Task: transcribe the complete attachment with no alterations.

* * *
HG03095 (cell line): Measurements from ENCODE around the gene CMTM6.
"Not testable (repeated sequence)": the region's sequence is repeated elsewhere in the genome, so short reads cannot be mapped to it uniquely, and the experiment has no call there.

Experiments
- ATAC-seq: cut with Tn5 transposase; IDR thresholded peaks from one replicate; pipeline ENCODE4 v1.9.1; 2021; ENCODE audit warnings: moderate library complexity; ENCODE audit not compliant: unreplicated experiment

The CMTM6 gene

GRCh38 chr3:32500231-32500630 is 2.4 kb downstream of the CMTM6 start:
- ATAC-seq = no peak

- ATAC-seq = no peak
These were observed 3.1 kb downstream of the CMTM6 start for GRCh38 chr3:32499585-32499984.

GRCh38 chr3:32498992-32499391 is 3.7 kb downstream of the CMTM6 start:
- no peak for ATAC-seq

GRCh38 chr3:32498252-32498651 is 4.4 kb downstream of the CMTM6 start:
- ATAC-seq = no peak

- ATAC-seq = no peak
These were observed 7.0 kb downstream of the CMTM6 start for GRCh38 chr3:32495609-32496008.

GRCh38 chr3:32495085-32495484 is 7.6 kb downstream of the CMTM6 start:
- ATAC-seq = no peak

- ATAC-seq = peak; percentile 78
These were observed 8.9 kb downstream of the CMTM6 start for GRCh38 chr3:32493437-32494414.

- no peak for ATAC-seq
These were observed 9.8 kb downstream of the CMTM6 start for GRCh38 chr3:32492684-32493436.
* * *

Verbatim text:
HG03095 (cell line): Measurements from ENCODE around the gene CMTM6.
"Not testable (repeated sequence)": the region's sequence is repeated elsewhere in the genome, so short reads cannot be mapped to it uniquely, and the experiment has no call there.

Experiments
- ATAC-seq: cut with Tn5 transposase; IDR thresholded peaks from one replicate; pipeline ENCODE4 v1.9.1; 2021; ENCODE audit warnings: moderate library complexity; ENCODE audit not compliant: unreplicated experiment

The CMTM6 gene

GRCh38 chr3:32500231-32500630 is 2.4 kb downstream of the CMTM6 start:
- ATAC-seq = no peak

- ATAC-seq = no peak
These were observed 3.1 kb downstream of the CMTM6 start for GRCh38 chr3:32499585-32499984.

GRCh38 chr3:32498992-32499391 is 3.7 kb downstream of the CMTM6 start:
- no peak for ATAC-seq

GRCh38 chr3:32498252-32498651 is 4.4 kb downstream of the CMTM6 start:
- ATAC-seq = no peak

- ATAC-seq = no peak
These were observed 7.0 kb downstream of the CMTM6 start for GRCh38 chr3:32495609-32496008.

GRCh38 chr3:32495085-32495484 is 7.6 kb downstream of the CMTM6 start:
- ATAC-seq = no peak

- ATAC-seq = peak; percentile 78
These were observed 8.9 kb downstream of the CMTM6 start for GRCh38 chr3:32493437-32494414.

- no peak for ATAC-seq
These were observed 9.8 kb downstream of the CMTM6 start for GRCh38 chr3:32492684-32493436.